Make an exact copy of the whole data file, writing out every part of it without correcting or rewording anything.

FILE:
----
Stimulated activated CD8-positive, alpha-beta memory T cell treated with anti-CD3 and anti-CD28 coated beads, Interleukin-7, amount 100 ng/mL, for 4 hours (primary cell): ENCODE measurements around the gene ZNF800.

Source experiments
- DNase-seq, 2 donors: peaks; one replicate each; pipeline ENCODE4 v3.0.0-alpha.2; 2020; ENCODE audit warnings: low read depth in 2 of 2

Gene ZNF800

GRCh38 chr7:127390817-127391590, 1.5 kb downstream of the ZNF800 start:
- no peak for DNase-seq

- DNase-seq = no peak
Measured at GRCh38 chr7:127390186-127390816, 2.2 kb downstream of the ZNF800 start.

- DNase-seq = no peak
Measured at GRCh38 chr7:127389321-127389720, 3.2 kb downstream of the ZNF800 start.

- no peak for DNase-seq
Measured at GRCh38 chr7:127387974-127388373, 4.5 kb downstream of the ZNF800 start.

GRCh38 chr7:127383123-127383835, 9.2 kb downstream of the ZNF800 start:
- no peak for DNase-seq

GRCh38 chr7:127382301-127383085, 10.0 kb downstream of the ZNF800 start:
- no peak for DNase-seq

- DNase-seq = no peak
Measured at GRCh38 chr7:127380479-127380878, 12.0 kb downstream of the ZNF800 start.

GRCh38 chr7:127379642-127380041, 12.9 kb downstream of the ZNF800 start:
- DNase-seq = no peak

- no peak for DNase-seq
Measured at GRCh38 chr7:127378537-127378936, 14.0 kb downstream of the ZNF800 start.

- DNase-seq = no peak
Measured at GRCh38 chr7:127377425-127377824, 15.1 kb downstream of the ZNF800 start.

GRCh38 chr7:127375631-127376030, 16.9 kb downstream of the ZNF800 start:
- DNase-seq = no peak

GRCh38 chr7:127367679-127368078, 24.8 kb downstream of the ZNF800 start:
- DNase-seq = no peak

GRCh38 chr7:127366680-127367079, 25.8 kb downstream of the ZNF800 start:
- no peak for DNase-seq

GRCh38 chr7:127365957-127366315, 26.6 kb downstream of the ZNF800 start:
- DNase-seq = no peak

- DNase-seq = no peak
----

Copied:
Stimulated activated CD8-positive, alpha-beta memory T cell treated with anti-CD3 and anti-CD28 coated beads, Interleukin-7, amount 100 ng/mL, for 4 hours (primary cell): ENCODE measurements around the gene ZNF800.

Source experiments
- DNase-seq, 2 donors: peaks; one replicate each; pipeline ENCODE4 v3.0.0-alpha.2; 2020; ENCODE audit warnings: low read depth in 2 of 2

Gene ZNF800

GRCh38 chr7:127390817-127391590, 1.5 kb downstream of the ZNF800 start:
- no peak for DNase-seq

- DNase-seq = no peak
Measured at GRCh38 chr7:127390186-127390816, 2.2 kb downstream of the ZNF800 start.

- DNase-seq = no peak
Measured at GRCh38 chr7:127389321-127389720, 3.2 kb downstream of the ZNF800 start.

- no peak for DNase-seq
Measured at GRCh38 chr7:127387974-127388373, 4.5 kb downstream of the ZNF800 start.

GRCh38 chr7:127383123-127383835, 9.2 kb downstream of the ZNF800 start:
- no peak for DNase-seq

GRCh38 chr7:127382301-127383085, 10.0 kb downstream of the ZNF800 start:
- no peak for DNase-seq

- DNase-seq = no peak
Measured at GRCh38 chr7:127380479-127380878, 12.0 kb downstream of the ZNF800 start.

GRCh38 chr7:127379642-127380041, 12.9 kb downstream of the ZNF800 start:
- DNase-seq = no peak

- no peak for DNase-seq
Measured at GRCh38 chr7:127378537-127378936, 14.0 kb downstream of the ZNF800 start.

- DNase-seq = no peak
Measured at GRCh38 chr7:127377425-127377824, 15.1 kb downstream of the ZNF800 start.

GRCh38 chr7:127375631-127376030, 16.9 kb downstream of the ZNF800 start:
- DNase-seq = no peak

GRCh38 chr7:127367679-127368078, 24.8 kb downstream of the ZNF800 start:
- DNase-seq = no peak

GRCh38 chr7:127366680-127367079, 25.8 kb downstream of the ZNF800 start:
- no peak for DNase-seq

GRCh38 chr7:127365957-127366315, 26.6 kb downstream of the ZNF800 start:
- DNase-seq = no peak

- DNase-seq = no peak